The discernment of gene expression changes at the molecular level presents great opportunities to conquer human disease; therefore it is important that these data ﬁnd use in clinical practice. Here an example is given of how gene expression data may be used in the prediction of the severity of heart disease leading to cardiac hyper-trophy (enlargement of heart muscle). Using a mathematical modeling approach based on cellular automata and available temporal expression gene proﬁles, the rate of development of hypertrophy in cardiomyocytes was studied. In the model, during 5% of the time transcriptional activation of genes resulted in signiﬁcant increases in heart muscle mass. For hypertrophy originating in one or a few cells, the spread of the lesion occurs as a result of the intercellular transmission of information from the ‘seed’ cells to neighbors. Model output indicated that signal transmission time correlated with net increases in cardiomyocyte mass. There was a threshold signal time of 12 minutes, below which net mass increase was negligible. This implies that certain persons with a tendency to short transmission times would probably not suffer heart damage even while experiencing limited heart muscle growth, in the event of hemodynamic overload. We hypothesize that anti-hypertrophic drugs actually reduce the transcellular signal transmission time, resulting in reduced incidence/severity of heart disease.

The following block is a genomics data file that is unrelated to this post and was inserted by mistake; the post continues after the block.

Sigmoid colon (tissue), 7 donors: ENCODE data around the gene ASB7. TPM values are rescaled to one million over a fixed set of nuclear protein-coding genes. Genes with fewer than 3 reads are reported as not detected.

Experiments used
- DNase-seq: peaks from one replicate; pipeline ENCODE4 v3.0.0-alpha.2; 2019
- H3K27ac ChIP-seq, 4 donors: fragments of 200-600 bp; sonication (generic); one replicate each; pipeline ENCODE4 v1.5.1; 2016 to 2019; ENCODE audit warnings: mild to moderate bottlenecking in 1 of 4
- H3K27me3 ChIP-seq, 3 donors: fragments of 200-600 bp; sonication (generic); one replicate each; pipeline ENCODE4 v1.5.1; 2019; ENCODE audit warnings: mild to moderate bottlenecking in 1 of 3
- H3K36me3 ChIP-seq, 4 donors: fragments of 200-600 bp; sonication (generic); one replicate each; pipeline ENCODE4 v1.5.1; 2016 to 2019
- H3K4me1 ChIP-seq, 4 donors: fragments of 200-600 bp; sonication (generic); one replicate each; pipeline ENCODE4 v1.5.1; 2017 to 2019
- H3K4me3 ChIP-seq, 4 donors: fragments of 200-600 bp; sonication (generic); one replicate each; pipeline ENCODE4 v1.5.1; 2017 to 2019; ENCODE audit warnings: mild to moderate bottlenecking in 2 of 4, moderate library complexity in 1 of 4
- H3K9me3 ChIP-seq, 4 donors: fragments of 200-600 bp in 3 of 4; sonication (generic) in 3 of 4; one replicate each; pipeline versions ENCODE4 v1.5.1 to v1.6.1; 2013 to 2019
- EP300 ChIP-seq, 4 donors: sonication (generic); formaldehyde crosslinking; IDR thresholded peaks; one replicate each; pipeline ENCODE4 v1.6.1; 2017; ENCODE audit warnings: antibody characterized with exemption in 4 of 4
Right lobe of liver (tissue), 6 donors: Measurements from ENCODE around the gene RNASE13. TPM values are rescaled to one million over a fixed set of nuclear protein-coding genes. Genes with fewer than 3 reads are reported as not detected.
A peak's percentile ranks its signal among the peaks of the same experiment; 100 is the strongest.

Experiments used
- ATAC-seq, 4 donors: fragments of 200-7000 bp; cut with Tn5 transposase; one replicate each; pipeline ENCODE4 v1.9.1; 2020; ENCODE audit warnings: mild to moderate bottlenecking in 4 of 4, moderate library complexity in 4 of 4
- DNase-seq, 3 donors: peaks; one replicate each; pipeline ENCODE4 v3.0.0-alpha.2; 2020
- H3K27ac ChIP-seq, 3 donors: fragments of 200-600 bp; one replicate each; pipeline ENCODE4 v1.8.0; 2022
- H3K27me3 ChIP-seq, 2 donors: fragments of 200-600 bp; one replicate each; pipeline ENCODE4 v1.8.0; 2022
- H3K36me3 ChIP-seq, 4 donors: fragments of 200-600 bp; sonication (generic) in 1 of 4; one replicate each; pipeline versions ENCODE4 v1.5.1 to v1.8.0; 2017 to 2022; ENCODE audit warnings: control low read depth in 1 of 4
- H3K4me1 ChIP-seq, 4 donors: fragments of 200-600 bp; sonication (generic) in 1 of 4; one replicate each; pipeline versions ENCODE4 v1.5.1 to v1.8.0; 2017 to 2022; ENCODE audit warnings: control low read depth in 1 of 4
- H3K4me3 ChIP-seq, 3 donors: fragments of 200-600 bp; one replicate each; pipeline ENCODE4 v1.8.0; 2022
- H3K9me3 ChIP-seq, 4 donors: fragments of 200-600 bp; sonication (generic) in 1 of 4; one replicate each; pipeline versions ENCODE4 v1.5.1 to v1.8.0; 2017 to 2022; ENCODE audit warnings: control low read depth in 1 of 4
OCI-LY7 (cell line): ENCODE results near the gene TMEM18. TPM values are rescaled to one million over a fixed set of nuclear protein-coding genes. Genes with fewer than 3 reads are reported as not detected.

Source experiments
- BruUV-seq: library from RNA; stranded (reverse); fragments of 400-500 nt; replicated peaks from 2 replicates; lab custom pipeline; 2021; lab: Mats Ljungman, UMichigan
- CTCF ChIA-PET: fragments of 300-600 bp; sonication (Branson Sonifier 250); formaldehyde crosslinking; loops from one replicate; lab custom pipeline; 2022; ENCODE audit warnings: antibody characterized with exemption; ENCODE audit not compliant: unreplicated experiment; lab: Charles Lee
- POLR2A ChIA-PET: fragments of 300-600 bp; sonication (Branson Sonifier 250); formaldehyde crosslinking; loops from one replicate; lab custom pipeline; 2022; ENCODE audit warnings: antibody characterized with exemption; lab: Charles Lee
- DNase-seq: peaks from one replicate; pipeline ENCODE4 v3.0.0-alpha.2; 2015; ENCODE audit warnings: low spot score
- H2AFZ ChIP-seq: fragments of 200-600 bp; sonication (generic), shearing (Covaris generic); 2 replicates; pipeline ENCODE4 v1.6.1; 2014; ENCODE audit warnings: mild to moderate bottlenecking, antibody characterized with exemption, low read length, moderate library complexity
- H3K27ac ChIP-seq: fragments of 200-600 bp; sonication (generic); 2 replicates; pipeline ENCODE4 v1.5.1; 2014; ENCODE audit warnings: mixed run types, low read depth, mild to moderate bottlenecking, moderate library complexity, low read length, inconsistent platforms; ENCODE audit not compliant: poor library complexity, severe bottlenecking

angiotensin II, α-actin, anti-hypertrophic drug action, cellular automata, gene expression, left ventricular hypertrophy, left ventricular mass increase, MHC-b, myosin light chain, TGFb
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